Artifacts from a 19th-Century Chesapeake Bay Schooner

Ship parts from the Widgeon, a bay schooner, were found during a 1997 archaeological investigation of St. Leonard Creek and are currently in the conservation department at the MAC Lab. A schooner is a type of sailing vessel that was originally used by the Dutch in the 16th and 17th centuries. By the early 18th century, however, schooners were used more extensively in the United States than anywhere else in the world. Used for everything, from privateering to offshore fishing, the most common schooners had two masts. One of the objects recovered from the site of the Widgeon is a hoop of iron that would have encircled one of these masts. This “mast band” would have been used as reinforcement for the wooden mast and also would have served as a place to attach ropes and tackle. Conservation of the Widgeon’s 19th-century artifacts has taken several years and the mast band is one of the last objects still in treatment.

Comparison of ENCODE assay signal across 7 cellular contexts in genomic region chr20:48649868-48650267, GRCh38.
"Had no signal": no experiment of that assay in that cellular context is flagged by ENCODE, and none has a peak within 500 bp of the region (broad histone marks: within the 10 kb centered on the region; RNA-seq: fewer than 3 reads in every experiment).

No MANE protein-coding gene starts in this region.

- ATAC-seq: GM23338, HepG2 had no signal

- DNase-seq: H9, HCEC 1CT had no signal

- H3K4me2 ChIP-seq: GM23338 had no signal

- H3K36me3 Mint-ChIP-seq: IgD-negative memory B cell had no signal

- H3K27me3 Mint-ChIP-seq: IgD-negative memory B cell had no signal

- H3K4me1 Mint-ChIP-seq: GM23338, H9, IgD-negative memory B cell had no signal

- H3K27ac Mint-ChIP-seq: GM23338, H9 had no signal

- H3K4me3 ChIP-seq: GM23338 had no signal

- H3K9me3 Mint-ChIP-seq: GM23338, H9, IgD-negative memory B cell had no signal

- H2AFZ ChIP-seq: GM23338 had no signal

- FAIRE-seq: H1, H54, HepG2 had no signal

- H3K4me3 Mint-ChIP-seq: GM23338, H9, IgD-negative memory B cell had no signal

Iron mast band still attached to remnants of the wooden mast.

View from the deck of the Widgeon.

*FUN FACT: After the Civil War, Maryland opened the Chesapeake Bay to oyster dredging. The use of dredges, versus tongs, created a need for larger, more powerful sail boats to haul the dredges across the oyster beds. The first vessels used were the existing schooners, like the Widgeon. Eventually, the bugeye was developed specifically for oyster dredging in the Chesapeake Bay.